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Subject: Re: 1997 Chrysler T&C lube advice

Date: 11/04/01 at 7:25 PM
Posted by: Brett Maynard
E-mail: maynardtechnologies1@home.com
Message Posted:

In Reply to: 1997 Chrysler T&C lube advice posted by Greg on 11/03/01 at 6:00 PM:

Greg:

For your engine I would use a Poly Alpha Olefin type of synthetic. That is a Mobil1 or equivalent. You can stick to the 5W30. In summer a 10W30 would also be a good idea. Extended oil drains are quite feasible with a synthetic. If you do 12k a year you could do one change out per year. A change out in spring and fall would be best. Change your filter every three months. A high efficiency filter is well worth the money. Look at the pass through rating of the filter. The higher the capture rate of the smallest particles is the one you want.

When you switch to synthetic the oil may become dark before it usually would. The synthetic will clean out all the junk deposited by the mineral oil. Just change the filter and top up with a quart.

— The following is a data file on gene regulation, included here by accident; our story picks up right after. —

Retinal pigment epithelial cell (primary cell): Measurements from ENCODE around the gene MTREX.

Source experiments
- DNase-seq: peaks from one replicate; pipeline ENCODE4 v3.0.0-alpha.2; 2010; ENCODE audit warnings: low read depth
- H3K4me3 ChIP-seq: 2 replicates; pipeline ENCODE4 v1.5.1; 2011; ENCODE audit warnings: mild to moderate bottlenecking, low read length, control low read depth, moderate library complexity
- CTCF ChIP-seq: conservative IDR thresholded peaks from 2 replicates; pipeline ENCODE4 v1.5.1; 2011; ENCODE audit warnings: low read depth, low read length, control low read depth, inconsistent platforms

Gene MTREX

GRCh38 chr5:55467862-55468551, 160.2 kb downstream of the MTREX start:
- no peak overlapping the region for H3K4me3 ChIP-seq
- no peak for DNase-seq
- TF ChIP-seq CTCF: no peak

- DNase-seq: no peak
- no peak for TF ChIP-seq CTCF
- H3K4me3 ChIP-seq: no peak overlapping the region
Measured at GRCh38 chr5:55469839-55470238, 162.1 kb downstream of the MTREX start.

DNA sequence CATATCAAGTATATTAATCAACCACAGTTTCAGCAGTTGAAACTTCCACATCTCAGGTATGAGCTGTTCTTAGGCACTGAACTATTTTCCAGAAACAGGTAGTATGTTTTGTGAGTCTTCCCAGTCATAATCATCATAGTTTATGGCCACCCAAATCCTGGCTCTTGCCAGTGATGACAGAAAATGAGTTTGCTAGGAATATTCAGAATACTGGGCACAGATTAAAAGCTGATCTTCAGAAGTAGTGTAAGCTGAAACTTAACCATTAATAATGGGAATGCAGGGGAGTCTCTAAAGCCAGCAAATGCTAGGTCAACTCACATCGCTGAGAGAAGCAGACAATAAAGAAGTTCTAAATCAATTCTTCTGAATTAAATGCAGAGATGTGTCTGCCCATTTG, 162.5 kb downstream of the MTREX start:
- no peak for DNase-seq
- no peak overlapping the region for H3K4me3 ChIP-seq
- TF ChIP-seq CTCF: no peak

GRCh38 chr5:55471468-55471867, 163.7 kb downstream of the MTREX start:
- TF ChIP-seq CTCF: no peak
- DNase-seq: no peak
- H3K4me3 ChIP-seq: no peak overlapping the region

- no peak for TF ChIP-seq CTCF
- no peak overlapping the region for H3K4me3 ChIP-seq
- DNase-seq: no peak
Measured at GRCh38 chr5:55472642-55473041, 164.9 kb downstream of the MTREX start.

Chrysler transmissions do require a Type 7176 fluid. More companies than just Mopar make them. In my experience I have not had a Chrysler tranny fail. Dynasty, Intrepid, New Yorker, Grand Voyager – all went to about 60K in heavy use over two years. Never a problem. My wife’s 92 Shadow experienced poor shifting and sticking at about 60K and 6 six years on the same fluid. I changed the fluid and added a napthenic based additive (Trans Medic). After driving for an hour 50k, the problem was gone. I suspect that many transmissions are replaced or rebuilt when there is a fluid problem not a mechanical problem.

As for air filters: The KN type of filter (oiled) will provide more air flow while keeping the engine clean. You will achieve a small boost in power. Problem is they cost $100.00 or so (but last a lifetime) and more air on a computerized, injected vehicle, may be read by the air mass or oxygen sensor as a need to pump more fuel.

I only use these filters on my old truck and my Volvo turbo.

Hope this is of use to you. Thanks for coming to the forum.

Regards,

Brett Maynard


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